The 2012 shooting death of 17-year-old Florida native Trayvon Martin made global headlines and became as polarizing a case as America has seen in recent memory.
George Zimmerman, the shooter who took the African-American teen’s life, was charged with second-degree murder and began trial on June 24, 2013. Zimmerman pursued a self-defense strategy and on July 13, after 16 hours of jury deliberation, the 30-year-old was found not guilty.
The verdict sparked outrage and drew criticism from celebrities like Miley Cyrus and Nicki Minaj, as well as President Obama. While those directly connected to the case were of course the most affected, the country was deeply moved — and sometimes divided — by the verdict. Trayvon, who wore a hoodie and carried a candy and juice the night he was killed, has become a global symbol. A year later, MTV News looks at those involved in the Trayvon Martin trial to see where they are now.
After the not-guilty verdict, Zimmerman seemed to spiral into a sea of controversy. Just days after he was acquitted, Zimmerman rescued a family of four from a car accident. But by September, his wife had filed for divorce, and two months later he was arrested after a domestic dispute with a girlfriend.
Zimmerman was scheduled to fight rapper DMX in a celebrity boxing match earlier this year, but the proposed Pay-Per-View event was cancelled after mounting public disgust. Now, the Orlando Sentinel is reporting that Zimmerman is broke, with only $650 in his banking account and no known residence where he pays rent or a mortgage.
Trayvon’s parents were hit the hardest following the teenager’s death, but in their mourning Sybrina Fulton and Tracy Martin have also become activists. The divorcees have united in actively trying to shut down the “stand your ground” law and working to prevent racial profiling and gun violence through their Trayvon Martin Foundation.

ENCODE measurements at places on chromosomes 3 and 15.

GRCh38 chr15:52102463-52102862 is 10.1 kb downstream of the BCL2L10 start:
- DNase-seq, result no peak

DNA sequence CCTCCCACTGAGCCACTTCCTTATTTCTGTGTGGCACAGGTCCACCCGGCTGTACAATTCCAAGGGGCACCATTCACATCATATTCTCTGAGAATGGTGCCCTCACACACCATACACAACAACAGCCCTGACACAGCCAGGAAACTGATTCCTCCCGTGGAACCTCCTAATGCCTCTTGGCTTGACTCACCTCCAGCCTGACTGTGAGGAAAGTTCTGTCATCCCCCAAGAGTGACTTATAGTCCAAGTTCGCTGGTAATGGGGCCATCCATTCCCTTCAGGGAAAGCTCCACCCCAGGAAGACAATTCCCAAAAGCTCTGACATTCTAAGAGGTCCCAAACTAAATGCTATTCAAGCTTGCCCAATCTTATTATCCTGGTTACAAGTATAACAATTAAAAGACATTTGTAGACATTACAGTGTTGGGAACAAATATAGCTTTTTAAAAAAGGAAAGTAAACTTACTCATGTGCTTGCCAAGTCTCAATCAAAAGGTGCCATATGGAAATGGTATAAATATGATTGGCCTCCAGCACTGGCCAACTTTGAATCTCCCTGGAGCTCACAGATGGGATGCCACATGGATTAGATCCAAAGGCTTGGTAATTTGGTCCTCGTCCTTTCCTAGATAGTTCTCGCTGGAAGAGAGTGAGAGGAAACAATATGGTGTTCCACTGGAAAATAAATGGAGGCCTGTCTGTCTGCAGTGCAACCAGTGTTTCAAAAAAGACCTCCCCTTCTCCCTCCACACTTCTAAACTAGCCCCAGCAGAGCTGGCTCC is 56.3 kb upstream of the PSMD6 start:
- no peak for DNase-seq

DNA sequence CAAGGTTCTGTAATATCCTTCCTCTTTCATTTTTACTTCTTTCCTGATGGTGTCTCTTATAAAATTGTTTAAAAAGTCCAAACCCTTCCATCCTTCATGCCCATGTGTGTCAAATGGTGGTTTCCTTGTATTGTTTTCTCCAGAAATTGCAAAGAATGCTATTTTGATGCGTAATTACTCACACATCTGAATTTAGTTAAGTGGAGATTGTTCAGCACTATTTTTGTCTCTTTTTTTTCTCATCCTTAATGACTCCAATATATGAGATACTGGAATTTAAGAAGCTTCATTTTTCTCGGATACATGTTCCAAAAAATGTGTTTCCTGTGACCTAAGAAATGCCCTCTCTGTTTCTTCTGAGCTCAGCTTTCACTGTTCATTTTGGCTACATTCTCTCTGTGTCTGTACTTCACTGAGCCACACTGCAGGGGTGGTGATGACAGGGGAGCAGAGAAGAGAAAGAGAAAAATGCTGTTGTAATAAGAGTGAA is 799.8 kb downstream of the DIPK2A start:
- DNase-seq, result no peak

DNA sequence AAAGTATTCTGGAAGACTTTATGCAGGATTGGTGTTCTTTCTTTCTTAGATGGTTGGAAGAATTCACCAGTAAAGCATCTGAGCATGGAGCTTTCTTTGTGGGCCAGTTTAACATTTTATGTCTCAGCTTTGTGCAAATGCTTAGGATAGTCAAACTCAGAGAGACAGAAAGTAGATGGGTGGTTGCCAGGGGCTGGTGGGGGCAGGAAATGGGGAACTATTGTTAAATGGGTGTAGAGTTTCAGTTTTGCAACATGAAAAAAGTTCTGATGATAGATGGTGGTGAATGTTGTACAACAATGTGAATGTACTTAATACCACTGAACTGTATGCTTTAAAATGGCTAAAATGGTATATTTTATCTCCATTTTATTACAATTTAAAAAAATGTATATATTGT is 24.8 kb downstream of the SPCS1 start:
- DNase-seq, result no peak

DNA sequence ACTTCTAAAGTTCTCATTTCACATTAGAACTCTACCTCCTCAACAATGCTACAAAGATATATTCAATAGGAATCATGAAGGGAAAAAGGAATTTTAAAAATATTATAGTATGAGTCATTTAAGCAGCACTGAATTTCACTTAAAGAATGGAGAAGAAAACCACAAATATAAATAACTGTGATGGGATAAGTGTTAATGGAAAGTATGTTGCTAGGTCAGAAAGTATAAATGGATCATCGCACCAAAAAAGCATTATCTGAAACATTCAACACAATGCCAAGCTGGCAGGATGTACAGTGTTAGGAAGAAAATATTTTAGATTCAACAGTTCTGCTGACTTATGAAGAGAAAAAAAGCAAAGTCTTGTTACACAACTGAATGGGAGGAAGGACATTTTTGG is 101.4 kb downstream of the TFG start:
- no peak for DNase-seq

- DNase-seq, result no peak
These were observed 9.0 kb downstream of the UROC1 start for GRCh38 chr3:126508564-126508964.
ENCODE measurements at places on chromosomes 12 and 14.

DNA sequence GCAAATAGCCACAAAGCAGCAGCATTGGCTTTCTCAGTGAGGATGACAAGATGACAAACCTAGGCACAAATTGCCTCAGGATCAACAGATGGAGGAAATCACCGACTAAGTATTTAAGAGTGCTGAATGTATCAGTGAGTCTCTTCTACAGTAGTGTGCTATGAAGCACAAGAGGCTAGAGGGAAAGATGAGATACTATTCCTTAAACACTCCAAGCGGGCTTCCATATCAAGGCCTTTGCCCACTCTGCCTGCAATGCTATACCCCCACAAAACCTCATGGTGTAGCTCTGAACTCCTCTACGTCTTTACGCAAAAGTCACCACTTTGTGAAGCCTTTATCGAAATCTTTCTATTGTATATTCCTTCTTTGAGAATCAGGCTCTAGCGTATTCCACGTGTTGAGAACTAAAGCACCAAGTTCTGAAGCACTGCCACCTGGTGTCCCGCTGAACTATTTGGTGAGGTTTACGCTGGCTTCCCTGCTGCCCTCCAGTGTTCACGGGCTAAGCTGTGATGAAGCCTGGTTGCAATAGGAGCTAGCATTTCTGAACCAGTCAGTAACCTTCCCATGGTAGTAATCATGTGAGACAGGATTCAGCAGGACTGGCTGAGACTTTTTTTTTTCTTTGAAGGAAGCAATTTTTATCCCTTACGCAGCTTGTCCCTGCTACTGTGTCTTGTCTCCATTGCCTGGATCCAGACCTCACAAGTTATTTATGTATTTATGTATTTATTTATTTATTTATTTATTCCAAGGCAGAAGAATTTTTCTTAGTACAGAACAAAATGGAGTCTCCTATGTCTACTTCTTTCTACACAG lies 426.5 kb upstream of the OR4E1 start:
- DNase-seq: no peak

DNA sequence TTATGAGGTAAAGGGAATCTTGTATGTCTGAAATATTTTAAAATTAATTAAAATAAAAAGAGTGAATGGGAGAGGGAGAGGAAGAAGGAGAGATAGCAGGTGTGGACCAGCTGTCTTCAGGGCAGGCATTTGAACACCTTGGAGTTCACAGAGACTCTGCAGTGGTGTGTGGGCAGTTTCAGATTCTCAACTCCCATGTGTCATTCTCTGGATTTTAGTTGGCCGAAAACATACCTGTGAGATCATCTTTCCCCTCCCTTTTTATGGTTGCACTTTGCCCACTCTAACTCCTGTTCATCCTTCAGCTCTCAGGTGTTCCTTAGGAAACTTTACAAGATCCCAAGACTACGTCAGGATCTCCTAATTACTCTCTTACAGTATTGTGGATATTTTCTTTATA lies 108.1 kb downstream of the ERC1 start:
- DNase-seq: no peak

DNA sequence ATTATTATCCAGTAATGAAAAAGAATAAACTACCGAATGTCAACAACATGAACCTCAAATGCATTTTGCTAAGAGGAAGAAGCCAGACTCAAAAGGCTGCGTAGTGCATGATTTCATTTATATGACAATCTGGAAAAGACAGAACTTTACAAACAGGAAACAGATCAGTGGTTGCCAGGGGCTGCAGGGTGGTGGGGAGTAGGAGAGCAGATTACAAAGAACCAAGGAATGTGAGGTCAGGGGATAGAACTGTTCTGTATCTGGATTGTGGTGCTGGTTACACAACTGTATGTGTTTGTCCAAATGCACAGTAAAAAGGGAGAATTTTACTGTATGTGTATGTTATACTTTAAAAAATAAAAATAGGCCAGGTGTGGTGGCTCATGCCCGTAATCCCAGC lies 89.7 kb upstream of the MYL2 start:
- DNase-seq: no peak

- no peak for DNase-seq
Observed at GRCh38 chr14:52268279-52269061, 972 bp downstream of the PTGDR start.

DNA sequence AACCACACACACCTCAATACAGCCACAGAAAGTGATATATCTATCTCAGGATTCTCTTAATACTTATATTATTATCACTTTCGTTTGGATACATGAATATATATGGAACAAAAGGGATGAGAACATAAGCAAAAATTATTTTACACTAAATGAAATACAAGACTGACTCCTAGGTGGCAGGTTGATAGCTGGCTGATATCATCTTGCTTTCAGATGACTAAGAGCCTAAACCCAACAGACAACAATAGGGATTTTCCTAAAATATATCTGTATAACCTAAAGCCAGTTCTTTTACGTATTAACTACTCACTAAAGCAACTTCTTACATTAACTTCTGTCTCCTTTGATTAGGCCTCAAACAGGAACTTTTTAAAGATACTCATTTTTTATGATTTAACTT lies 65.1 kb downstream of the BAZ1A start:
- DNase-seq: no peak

While the verdict was met with heavy criticism, criminal defense lawyer O’Mara worked tirelessly to defend his client, George Zimmerman. Since the trial ended, he was appeared on CNN numerous times as a legal analyst.
Juror B37 was the first juror to speak to the media after the Zimmerman trial. She said she believed that Zimmerman had good intent and that he was justified in shooting the teen. She also signed on with a literary agent, but dropped plans to release a book about the ordeal after mounting public criticism.
State attorney Angela Corey charged Zimmerman with second-degree murder, months after Sanford Police decided not to charge him at all. Since the Trayvon case, Corey has gone on to work on the Marissa Alexander case (another trial that centered around the “stand your ground” law) and the Michael Dunn/Jordan Davis case.
Editor’s note: An earlier version of this article erroneously stated that Zimmerman was found not guilty on the basis of Florida’s “stand your ground” law. Zimmerman waived his right to a “stand your ground” pretrial immunity hearing in May 2013.